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2021: Celebrating The Writers' Greenhouse
10 YEAR anniversary!

Friday, 27 November 2020

Weekly writing prompt: List of deaths


List: Deaths

In the run-up to the online Imaginary Worlds course in February, I'm posting a writing prompt each weekend, to carry you through the winter – plenty of different stuff for you to play around with as a chance to experiment, start inventing, get your pen moving, and have fun!

This week's prompt is a list exercise: a list of deaths. All the ways that people could die, either in general or in your story's world specifically.

This might seem a gloomy exercise, especially in the middle of a pandemic, but once you get past the initial few, it quickly becomes fascinating and yes, even funny, as you run out of more likely deaths and head into the realms of the bizarre.

Why deaths? First, everyone does die, eventually, so even if you don't kill off any characters, people in their back stories will have died. Second, death and danger are vital sources of peril and narrative tension in stories. And third, and most importantly, the ways people die tell you an enormous amount about the time and the world.

Take Twitter's Medieval Death Bot, for example. It tweets real deaths from medieval coroners' rolls between 1200 and 1500, and the results are bizarre and illuminating. A surprising number of people seem to have got drunk, fallen into a ditch, and died of that. One person fell asleep making bread and butter and stabbed himelf to death in the process. Sometimes somebody got hit over the head with a staff, and the cost of the staff is carefully recorded. A surprising number of people are killed by clerks. I'm always killed by clerks. (If you tweet at it, it'll reply with a death for you.) Here's my writer twitter-handle, being killed by clerks again. Why are clerks so dangerous? One of the main coroners' rolls it's using is from Oxford, students were called clerks, and the dates cover some of the worst town-vs-gown riots. You can scroll through its fascinating assortment of deaths here. And if you're in any doubt about people dying in bizarre and informative ways, that snapshot of the medieval world should cure that!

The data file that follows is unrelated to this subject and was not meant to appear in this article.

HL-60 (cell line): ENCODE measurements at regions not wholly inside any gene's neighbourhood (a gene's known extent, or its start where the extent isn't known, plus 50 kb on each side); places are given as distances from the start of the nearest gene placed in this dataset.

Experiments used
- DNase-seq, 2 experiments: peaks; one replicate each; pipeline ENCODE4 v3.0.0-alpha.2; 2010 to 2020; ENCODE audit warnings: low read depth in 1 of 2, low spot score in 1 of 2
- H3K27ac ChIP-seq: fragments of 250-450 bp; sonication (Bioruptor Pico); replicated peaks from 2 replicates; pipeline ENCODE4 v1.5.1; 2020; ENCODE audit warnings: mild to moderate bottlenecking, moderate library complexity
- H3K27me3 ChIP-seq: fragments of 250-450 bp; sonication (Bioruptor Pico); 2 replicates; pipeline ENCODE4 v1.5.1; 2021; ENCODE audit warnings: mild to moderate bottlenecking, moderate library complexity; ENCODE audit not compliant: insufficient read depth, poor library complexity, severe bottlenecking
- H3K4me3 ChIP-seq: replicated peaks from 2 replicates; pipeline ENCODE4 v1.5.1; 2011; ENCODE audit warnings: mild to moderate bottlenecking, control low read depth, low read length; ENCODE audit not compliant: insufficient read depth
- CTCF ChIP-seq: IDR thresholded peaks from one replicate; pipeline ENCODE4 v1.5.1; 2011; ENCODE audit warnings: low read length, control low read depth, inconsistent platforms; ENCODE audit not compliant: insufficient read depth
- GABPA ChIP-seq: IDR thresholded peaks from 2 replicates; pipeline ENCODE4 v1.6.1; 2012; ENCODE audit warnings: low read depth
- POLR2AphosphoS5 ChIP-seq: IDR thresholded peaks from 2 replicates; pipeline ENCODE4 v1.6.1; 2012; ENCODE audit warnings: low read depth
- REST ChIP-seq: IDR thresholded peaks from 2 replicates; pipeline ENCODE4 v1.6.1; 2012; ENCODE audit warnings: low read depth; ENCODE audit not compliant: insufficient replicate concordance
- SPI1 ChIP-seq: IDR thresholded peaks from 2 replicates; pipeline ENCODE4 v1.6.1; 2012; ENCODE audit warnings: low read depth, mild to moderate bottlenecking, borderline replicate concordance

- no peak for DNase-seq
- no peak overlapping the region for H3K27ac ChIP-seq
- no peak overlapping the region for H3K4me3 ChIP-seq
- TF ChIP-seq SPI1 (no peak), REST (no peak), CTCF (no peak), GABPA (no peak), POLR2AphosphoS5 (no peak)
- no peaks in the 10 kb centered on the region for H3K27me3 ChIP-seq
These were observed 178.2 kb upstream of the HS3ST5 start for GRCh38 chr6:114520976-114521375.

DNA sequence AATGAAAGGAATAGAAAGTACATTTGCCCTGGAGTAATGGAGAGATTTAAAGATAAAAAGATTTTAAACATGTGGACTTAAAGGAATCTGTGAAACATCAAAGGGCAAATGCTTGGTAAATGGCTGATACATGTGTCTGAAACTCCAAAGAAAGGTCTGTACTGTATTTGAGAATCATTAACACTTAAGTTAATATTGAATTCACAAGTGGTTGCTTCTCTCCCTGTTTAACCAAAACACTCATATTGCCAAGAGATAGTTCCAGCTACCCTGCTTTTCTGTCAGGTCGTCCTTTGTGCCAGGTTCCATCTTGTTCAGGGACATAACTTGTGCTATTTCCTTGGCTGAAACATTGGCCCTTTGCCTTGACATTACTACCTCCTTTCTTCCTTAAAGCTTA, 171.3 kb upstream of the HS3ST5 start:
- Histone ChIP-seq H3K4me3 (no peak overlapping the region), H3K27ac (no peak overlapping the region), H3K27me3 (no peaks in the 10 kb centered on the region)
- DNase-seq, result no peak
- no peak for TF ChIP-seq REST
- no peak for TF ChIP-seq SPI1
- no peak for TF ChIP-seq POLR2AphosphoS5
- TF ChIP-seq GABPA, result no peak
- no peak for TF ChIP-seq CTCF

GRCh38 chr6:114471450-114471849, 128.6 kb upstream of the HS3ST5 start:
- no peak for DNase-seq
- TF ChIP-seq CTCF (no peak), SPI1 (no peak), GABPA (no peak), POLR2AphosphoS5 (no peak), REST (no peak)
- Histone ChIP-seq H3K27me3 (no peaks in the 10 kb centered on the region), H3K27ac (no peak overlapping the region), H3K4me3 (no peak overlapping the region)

So: get your notebook ready, set a timer for ten minutes, and start writing all the ways people could die in your world or your story.

If you'd like to find out more about the Imaginary Worlds course this February, you can read about it and book here. I'll be posting writing prompts each week, so if you want them delivered to your inbox, you can subscribe to the blog here:

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